PHOTO: ThrottleUp Creation

What are some of the biggest misconceptions about operating drones in Singapore? Do you need a permit to operate it recreationally?

The drone regulations can be very confusing to the general public. There is little opportunity for people to learn about it unless they are licensed drone pilots, or avid recreational pilots. Many people have only heard about bits and pieces of the regulations and make up the rest with their own assumptions, resulting in ill-informed pilots making violations, or members of the public telling legit pilots that we cannot fly or calling in the authorities.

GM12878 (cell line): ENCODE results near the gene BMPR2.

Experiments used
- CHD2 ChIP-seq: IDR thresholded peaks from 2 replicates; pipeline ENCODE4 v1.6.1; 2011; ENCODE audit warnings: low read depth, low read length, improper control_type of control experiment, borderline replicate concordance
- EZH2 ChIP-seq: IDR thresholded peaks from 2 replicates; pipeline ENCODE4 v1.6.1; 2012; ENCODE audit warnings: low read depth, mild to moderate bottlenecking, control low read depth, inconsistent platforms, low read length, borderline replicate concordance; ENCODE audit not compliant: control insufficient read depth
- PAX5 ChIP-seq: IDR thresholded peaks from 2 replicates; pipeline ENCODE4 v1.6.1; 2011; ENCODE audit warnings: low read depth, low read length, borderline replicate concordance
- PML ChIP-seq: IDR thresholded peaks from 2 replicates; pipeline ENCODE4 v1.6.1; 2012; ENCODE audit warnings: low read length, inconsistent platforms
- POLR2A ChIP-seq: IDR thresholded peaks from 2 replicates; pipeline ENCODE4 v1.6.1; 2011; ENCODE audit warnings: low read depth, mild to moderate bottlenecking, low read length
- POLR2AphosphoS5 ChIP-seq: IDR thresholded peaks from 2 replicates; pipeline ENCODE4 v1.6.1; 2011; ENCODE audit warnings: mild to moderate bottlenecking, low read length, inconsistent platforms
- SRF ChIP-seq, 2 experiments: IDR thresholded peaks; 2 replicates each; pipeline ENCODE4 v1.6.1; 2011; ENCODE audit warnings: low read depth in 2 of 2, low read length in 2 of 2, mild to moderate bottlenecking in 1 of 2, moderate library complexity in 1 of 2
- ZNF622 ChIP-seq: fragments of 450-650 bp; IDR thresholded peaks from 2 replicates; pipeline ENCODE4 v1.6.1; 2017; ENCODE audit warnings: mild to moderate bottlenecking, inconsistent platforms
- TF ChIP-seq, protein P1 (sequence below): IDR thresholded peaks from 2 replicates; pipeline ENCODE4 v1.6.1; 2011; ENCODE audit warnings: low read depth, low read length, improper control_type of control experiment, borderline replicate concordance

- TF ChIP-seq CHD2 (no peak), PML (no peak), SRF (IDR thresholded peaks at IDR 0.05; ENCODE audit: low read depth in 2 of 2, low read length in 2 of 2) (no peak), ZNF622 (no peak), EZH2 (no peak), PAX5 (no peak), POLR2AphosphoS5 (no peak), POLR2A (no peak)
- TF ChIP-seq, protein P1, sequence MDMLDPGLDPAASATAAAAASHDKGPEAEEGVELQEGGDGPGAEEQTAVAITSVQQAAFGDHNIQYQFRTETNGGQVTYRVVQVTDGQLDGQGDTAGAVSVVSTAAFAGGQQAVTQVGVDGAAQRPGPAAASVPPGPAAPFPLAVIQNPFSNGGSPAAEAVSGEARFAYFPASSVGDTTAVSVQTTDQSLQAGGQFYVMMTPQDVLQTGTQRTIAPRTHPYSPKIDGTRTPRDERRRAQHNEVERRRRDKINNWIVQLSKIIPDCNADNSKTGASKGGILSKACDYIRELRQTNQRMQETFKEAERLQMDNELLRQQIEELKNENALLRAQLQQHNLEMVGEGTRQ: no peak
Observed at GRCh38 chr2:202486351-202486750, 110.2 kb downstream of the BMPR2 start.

“Do you need a permit to operate it recreationally?” The short answer is no, the not-so-short answer is yes. Whether it requires a permit or not depends on a combination of different factors, such as - where you fly? How high you fly? Which drones you fly? For what purpose? 

It is best not to make your own assumption, you will be surprised you will need a permit to fly drones indoor, unless it’s your home. You are welcome to join our basic drone workshop to learn more.

Another common misconception is that drones must be flown outdoors. While most consumer drones can only operate in open spaces outdoors, as mentioned, our micro FPV drones and skilful pilots are capable of flying indoors (with permits) in tight spaces, close to objects and people, and flying through gaps. 

There are so many places I’d love to film from a bird’s eye view, but cannot, right? Where are we allowed to fly drones in Singapore?